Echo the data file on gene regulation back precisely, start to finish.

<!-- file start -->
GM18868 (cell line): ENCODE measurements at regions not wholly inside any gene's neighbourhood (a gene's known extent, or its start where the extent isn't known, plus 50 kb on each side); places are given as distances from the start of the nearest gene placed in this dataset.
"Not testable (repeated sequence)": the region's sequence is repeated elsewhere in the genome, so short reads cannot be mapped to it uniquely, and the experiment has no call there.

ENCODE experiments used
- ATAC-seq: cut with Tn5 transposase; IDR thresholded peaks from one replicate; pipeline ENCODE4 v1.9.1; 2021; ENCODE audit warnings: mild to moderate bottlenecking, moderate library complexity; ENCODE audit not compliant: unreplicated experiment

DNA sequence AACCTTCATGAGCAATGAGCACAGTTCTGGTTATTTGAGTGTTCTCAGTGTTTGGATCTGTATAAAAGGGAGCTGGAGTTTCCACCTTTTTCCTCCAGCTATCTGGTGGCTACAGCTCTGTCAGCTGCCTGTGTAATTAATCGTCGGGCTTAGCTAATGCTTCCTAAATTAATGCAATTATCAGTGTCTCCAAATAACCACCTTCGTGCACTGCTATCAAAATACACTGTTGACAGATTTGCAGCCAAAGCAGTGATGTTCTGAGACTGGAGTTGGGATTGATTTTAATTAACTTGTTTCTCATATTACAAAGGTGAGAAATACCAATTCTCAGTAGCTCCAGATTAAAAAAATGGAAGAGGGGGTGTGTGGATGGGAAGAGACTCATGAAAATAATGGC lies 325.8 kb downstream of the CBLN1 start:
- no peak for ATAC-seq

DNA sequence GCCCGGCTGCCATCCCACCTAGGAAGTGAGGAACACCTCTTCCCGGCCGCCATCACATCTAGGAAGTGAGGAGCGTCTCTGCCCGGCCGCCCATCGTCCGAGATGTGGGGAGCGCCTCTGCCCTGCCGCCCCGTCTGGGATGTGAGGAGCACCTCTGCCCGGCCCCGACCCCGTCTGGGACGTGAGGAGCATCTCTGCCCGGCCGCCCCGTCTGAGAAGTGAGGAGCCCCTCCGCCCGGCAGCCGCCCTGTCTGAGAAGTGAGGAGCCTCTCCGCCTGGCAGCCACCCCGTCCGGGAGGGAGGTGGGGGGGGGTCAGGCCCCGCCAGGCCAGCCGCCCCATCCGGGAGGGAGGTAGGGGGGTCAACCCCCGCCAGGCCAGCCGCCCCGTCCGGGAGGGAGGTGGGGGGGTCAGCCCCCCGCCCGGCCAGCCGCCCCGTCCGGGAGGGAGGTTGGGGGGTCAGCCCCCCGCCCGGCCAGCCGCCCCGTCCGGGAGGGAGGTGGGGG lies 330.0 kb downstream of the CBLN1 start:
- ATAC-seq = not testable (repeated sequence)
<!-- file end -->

GM18868 (cell line): ENCODE measurements at regions not wholly inside any gene's neighbourhood (a gene's known extent, or its start where the extent isn't known, plus 50 kb on each side); places are given as distances from the start of the nearest gene placed in this dataset.
"Not testable (repeated sequence)": the region's sequence is repeated elsewhere in the genome, so short reads cannot be mapped to it uniquely, and the experiment has no call there.

ENCODE experiments used
- ATAC-seq: cut with Tn5 transposase; IDR thresholded peaks from one replicate; pipeline ENCODE4 v1.9.1; 2021; ENCODE audit warnings: mild to moderate bottlenecking, moderate library complexity; ENCODE audit not compliant: unreplicated experiment

DNA sequence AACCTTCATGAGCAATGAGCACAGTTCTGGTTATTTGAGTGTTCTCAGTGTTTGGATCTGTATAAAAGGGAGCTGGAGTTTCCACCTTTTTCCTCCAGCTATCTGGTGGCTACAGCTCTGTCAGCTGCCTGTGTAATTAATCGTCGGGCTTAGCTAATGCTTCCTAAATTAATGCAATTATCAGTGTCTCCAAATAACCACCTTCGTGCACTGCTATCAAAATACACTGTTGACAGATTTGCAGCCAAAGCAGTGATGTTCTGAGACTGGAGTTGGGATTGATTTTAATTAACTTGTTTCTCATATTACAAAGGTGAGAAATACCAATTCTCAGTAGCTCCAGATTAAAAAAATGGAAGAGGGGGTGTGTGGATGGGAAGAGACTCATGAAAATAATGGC lies 325.8 kb downstream of the CBLN1 start:
- no peak for ATAC-seq

DNA sequence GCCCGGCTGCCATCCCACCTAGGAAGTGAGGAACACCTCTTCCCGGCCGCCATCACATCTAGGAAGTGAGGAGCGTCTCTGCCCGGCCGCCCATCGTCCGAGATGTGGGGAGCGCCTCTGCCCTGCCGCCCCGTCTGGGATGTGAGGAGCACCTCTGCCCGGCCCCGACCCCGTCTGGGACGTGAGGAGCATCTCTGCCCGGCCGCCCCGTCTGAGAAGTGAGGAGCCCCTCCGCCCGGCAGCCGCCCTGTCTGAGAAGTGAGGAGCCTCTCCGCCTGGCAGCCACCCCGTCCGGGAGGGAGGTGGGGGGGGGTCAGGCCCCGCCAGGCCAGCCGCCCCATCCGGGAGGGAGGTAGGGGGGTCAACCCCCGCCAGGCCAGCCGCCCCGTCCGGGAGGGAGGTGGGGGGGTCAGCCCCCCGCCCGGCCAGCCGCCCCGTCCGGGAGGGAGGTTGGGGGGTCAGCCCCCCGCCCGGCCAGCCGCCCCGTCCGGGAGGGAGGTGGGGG lies 330.0 kb downstream of the CBLN1 start:
- ATAC-seq = not testable (repeated sequence)